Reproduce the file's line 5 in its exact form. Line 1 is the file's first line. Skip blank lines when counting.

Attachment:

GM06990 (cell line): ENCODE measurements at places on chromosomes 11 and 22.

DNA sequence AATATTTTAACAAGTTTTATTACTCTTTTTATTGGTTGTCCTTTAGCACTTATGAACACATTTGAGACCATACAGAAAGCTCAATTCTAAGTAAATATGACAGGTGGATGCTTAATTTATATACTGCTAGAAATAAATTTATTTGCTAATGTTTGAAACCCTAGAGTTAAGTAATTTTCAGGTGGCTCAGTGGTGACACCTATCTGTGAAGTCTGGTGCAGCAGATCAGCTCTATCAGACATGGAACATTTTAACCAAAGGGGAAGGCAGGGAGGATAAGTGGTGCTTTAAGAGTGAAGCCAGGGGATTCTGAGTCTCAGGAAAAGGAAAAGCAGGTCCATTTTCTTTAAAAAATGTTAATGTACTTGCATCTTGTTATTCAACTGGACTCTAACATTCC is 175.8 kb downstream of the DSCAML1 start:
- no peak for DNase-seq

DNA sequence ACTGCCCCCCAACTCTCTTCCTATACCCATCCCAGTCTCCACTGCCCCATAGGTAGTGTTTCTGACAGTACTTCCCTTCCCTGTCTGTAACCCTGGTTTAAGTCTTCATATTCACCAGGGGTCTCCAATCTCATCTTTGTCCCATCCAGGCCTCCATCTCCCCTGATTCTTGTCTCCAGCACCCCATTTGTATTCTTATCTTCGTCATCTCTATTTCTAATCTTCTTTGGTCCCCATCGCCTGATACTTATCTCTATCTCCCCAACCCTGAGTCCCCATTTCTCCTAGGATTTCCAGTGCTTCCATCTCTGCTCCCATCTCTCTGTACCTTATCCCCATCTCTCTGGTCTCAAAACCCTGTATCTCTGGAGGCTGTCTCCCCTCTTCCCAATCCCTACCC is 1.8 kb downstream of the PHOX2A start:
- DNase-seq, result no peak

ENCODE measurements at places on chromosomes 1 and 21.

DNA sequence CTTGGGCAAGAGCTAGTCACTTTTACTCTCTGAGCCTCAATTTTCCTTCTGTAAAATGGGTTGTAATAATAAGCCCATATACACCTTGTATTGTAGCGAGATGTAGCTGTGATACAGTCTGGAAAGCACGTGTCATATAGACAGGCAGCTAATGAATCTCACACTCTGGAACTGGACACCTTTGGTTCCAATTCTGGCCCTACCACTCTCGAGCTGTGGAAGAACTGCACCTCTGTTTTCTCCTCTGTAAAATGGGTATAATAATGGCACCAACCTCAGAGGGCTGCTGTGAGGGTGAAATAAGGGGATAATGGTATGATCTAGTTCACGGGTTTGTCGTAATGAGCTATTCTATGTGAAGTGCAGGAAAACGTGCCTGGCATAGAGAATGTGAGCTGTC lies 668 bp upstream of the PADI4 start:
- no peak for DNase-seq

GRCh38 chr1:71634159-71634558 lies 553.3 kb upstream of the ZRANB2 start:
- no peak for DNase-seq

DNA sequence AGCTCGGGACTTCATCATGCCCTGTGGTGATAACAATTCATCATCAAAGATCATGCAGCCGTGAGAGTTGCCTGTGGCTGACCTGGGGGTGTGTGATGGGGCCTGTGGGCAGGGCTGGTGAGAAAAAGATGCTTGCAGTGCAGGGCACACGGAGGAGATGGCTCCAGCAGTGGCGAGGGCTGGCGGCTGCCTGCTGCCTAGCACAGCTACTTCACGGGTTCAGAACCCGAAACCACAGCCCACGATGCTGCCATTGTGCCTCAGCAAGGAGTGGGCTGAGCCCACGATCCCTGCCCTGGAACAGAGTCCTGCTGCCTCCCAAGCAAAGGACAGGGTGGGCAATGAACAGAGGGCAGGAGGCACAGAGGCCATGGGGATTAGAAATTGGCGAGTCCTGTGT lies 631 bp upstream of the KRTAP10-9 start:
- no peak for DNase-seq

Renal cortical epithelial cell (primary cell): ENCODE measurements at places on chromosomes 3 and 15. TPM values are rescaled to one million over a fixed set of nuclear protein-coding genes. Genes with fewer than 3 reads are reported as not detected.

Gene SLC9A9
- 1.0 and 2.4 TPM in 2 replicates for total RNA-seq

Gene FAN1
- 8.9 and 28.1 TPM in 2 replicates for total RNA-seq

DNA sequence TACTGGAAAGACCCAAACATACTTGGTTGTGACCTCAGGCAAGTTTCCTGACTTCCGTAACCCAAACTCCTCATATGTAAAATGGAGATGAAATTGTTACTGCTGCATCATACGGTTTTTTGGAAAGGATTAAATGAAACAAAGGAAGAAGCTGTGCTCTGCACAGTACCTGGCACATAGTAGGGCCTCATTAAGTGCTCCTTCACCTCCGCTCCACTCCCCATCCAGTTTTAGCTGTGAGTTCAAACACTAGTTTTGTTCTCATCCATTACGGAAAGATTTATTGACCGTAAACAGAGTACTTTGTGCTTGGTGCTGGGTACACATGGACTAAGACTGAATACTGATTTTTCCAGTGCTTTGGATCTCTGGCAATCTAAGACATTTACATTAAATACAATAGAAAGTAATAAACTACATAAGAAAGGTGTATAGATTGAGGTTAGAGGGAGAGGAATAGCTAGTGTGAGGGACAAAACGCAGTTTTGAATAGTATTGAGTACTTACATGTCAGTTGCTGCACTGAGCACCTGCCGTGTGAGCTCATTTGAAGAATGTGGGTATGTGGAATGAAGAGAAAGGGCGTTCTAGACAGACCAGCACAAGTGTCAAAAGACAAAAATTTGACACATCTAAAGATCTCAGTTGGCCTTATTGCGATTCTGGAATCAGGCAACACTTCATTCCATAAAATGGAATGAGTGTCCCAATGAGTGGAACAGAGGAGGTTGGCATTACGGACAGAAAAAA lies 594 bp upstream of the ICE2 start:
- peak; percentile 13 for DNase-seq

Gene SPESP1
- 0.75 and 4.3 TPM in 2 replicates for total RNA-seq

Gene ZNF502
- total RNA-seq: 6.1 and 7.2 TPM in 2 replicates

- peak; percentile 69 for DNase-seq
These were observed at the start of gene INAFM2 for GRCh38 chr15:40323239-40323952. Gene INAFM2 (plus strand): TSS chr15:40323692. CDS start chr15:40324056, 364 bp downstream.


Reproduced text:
- DNase-seq, result no peak